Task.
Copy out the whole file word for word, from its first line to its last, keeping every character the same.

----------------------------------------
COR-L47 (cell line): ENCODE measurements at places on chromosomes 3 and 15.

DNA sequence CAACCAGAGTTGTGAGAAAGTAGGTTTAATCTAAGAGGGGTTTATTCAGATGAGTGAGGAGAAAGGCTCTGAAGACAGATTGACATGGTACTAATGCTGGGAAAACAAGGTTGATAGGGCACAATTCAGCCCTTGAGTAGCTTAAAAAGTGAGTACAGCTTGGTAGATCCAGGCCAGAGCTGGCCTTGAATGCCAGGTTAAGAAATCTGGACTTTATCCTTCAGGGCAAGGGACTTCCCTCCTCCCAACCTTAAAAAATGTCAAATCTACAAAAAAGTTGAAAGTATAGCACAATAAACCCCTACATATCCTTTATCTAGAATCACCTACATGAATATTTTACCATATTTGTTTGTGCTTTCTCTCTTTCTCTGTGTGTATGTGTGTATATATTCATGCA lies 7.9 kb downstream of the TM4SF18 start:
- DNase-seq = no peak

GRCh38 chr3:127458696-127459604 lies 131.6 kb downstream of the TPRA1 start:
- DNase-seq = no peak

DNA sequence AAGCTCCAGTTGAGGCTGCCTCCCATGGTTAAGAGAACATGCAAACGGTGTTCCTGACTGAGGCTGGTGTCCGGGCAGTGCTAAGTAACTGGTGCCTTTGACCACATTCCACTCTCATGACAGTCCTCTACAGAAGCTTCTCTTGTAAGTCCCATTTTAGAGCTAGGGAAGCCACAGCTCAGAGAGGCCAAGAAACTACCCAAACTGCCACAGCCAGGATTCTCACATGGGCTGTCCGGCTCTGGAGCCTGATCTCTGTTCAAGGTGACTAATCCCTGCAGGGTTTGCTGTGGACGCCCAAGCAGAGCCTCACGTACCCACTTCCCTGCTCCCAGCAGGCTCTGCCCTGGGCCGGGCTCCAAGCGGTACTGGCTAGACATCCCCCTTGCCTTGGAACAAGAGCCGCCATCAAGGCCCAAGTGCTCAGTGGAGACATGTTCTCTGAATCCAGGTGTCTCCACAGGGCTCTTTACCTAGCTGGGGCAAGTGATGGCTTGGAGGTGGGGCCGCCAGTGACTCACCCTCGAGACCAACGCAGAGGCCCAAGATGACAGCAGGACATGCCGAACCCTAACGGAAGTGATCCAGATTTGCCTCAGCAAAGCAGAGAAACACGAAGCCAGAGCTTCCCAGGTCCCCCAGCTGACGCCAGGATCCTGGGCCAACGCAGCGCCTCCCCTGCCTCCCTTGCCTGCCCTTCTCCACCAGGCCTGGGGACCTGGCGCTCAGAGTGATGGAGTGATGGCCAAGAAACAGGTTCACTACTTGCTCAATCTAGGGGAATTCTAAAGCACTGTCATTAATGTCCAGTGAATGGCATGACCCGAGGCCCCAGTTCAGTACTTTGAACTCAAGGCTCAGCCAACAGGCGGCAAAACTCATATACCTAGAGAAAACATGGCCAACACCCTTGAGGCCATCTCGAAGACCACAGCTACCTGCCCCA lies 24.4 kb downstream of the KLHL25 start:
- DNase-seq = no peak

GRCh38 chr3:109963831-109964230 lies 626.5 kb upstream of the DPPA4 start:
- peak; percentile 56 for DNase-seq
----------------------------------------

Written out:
COR-L47 (cell line): ENCODE measurements at places on chromosomes 3 and 15.

DNA sequence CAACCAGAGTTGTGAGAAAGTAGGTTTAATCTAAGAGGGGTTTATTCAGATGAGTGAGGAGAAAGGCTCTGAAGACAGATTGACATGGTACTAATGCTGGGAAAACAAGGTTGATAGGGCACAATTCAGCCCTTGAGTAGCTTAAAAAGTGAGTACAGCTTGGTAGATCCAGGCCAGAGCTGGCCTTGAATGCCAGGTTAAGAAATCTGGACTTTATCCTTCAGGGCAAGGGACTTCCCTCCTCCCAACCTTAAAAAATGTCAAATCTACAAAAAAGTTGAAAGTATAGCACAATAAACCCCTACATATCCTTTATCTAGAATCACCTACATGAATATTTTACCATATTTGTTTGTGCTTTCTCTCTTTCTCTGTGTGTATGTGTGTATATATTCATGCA lies 7.9 kb downstream of the TM4SF18 start:
- DNase-seq = no peak

GRCh38 chr3:127458696-127459604 lies 131.6 kb downstream of the TPRA1 start:
- DNase-seq = no peak

DNA sequence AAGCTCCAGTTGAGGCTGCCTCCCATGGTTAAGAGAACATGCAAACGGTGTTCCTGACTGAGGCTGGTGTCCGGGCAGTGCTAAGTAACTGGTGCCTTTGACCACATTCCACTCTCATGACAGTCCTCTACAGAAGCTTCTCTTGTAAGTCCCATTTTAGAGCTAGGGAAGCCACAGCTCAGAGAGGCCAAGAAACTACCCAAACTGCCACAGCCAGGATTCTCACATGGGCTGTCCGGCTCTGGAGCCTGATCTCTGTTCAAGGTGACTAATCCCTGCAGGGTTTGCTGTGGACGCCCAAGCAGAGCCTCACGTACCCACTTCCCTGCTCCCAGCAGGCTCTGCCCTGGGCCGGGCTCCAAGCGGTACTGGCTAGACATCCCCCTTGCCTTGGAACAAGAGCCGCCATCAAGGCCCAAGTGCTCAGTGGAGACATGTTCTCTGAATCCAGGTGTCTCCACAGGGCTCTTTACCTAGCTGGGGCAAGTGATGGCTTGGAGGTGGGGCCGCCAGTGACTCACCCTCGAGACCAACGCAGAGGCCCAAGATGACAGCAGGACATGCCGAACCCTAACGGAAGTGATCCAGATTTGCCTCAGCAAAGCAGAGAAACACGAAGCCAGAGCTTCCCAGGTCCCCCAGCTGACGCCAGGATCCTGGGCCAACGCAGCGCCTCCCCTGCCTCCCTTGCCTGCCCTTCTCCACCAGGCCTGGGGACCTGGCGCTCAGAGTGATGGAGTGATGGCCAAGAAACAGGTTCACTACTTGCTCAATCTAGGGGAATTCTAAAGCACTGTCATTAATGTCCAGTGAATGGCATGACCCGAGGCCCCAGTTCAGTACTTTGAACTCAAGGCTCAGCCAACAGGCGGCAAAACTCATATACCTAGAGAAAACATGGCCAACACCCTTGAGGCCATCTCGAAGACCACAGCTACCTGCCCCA lies 24.4 kb downstream of the KLHL25 start:
- DNase-seq = no peak

GRCh38 chr3:109963831-109964230 lies 626.5 kb upstream of the DPPA4 start:
- peak; percentile 56 for DNase-seq